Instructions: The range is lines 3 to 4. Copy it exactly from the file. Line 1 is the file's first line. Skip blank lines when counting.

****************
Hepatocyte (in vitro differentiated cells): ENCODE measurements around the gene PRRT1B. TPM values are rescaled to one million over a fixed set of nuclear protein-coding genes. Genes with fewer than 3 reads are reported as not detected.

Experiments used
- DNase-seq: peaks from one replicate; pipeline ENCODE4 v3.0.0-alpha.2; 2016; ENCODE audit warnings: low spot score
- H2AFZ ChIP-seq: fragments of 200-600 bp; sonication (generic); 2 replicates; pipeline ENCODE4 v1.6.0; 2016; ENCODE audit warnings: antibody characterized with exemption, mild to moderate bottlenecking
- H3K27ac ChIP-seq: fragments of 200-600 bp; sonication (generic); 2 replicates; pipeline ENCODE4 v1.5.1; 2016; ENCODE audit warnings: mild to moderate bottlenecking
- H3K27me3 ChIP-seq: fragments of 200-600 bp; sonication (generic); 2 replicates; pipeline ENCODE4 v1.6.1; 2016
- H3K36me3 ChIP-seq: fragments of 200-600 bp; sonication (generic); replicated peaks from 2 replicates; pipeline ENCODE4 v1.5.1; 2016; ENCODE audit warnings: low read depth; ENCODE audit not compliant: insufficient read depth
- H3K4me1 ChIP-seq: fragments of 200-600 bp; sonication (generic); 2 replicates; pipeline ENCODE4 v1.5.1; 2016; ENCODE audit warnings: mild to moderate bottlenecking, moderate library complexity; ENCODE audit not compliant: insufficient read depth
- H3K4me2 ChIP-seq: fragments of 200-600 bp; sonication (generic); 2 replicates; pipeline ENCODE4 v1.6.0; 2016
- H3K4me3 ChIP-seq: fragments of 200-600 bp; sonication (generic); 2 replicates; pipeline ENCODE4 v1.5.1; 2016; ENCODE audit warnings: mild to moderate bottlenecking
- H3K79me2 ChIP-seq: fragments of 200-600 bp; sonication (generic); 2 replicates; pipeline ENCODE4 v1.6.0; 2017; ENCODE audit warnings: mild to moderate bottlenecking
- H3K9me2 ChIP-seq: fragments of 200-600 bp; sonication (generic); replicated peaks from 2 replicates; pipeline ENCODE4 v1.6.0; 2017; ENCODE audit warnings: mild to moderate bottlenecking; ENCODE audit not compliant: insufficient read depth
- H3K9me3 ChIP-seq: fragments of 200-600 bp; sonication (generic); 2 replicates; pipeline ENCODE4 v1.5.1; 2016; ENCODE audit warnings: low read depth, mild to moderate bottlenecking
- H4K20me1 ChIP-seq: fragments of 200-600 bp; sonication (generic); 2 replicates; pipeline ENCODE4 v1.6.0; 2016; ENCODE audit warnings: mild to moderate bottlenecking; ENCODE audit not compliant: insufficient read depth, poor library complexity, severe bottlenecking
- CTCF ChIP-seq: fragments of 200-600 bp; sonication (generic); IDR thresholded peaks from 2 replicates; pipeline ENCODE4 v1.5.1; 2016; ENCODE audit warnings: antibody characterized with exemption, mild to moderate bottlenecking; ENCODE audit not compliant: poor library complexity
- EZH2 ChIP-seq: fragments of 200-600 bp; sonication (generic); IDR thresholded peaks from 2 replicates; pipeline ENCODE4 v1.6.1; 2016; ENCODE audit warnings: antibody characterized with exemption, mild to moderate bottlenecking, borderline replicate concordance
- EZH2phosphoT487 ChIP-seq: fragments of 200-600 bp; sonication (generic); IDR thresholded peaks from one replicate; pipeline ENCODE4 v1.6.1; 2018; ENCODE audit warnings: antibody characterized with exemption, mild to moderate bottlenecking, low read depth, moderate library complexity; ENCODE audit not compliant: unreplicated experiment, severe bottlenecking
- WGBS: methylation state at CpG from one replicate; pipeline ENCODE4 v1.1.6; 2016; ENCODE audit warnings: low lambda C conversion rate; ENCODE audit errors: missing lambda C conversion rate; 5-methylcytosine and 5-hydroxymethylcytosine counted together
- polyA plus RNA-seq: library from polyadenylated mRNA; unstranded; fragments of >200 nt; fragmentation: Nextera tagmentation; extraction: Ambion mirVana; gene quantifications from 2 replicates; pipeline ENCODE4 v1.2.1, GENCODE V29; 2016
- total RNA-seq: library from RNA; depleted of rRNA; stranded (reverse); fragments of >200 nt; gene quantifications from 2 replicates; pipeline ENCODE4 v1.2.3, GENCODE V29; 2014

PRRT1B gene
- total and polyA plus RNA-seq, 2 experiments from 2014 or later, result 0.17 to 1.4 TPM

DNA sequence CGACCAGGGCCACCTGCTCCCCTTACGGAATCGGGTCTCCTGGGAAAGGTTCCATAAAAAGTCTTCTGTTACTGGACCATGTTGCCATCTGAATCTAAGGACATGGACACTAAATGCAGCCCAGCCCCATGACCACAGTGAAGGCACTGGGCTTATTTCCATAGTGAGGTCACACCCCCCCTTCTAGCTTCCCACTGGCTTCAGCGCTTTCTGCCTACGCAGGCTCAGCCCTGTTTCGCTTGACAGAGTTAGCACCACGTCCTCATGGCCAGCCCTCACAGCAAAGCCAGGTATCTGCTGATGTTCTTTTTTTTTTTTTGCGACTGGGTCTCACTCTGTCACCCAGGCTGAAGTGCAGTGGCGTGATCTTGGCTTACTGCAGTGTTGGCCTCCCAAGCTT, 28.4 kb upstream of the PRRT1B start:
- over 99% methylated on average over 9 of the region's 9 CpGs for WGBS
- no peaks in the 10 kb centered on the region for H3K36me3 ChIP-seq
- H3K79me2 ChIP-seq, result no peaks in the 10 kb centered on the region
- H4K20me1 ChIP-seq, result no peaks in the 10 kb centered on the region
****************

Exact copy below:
- DNase-seq: peaks from one replicate; pipeline ENCODE4 v3.0.0-alpha.2; 2016; ENCODE audit warnings: low spot score
- H2AFZ ChIP-seq: fragments of 200-600 bp; sonication (generic); 2 replicates; pipeline ENCODE4 v1.6.0; 2016; ENCODE audit warnings: antibody characterized with exemption, mild to moderate bottlenecking